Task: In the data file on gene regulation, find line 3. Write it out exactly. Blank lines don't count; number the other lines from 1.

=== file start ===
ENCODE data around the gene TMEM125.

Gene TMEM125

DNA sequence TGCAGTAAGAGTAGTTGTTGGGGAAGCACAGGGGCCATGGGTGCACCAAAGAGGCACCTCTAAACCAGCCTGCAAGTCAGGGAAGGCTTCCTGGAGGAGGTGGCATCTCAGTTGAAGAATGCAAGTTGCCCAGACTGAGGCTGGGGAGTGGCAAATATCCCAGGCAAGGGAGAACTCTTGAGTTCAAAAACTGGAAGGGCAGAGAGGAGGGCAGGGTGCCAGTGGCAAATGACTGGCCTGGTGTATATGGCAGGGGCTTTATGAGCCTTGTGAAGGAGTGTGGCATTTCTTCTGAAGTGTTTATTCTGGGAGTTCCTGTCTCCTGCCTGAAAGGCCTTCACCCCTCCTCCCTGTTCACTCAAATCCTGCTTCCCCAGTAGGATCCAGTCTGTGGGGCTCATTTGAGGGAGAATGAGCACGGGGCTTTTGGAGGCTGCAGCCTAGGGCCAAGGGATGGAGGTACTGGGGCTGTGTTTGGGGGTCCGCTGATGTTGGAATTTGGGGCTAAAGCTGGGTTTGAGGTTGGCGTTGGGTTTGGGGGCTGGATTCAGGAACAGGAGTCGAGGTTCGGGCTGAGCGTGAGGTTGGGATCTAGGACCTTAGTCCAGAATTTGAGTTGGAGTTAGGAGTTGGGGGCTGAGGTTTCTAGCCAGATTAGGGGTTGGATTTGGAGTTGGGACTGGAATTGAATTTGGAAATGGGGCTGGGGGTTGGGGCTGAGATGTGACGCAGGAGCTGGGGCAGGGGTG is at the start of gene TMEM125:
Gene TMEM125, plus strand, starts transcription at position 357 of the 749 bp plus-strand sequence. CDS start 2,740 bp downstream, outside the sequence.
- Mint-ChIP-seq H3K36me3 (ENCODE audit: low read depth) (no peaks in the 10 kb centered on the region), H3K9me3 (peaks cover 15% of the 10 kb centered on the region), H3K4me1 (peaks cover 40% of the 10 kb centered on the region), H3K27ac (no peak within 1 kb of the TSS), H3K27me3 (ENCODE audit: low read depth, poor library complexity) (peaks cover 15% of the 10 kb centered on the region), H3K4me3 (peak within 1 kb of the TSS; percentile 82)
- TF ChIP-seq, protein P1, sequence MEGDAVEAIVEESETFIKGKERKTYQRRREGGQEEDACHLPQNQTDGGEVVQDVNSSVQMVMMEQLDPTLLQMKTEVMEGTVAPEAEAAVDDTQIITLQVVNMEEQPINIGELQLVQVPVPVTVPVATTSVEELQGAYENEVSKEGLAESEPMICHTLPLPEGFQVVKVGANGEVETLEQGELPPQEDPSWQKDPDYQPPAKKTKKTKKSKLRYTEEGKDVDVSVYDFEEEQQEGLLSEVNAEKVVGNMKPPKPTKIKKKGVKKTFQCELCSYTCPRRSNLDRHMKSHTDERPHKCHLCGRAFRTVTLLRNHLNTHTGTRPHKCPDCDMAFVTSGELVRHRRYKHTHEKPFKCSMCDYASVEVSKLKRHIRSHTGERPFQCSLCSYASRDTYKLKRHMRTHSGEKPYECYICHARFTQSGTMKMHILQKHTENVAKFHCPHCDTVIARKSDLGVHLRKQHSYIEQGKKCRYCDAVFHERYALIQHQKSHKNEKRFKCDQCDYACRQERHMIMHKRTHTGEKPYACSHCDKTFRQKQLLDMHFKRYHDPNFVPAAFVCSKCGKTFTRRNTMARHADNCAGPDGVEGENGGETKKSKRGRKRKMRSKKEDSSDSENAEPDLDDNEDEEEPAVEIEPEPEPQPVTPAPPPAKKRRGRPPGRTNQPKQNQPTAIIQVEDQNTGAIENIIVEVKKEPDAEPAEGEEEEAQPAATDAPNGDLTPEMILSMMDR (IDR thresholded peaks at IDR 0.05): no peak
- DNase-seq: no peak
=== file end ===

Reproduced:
DNA sequence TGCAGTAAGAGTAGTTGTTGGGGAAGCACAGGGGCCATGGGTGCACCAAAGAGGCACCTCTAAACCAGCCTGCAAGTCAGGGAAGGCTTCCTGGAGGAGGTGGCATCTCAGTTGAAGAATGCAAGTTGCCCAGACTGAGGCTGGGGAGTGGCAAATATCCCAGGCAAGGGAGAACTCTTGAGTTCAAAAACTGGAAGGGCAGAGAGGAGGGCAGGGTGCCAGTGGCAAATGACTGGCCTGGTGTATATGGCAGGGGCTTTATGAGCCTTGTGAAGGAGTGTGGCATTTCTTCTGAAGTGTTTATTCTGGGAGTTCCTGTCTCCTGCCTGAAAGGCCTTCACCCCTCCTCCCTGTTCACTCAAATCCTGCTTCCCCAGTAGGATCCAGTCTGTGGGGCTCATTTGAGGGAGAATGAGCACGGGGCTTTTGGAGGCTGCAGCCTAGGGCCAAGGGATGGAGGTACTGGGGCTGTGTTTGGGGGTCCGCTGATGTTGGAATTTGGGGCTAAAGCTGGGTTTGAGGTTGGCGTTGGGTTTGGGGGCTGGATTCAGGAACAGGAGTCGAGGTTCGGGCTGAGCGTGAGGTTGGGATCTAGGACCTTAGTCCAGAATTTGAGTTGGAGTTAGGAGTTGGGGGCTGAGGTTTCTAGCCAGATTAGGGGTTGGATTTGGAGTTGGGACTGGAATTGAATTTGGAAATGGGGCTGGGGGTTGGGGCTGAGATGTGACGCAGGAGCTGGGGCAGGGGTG is at the start of gene TMEM125: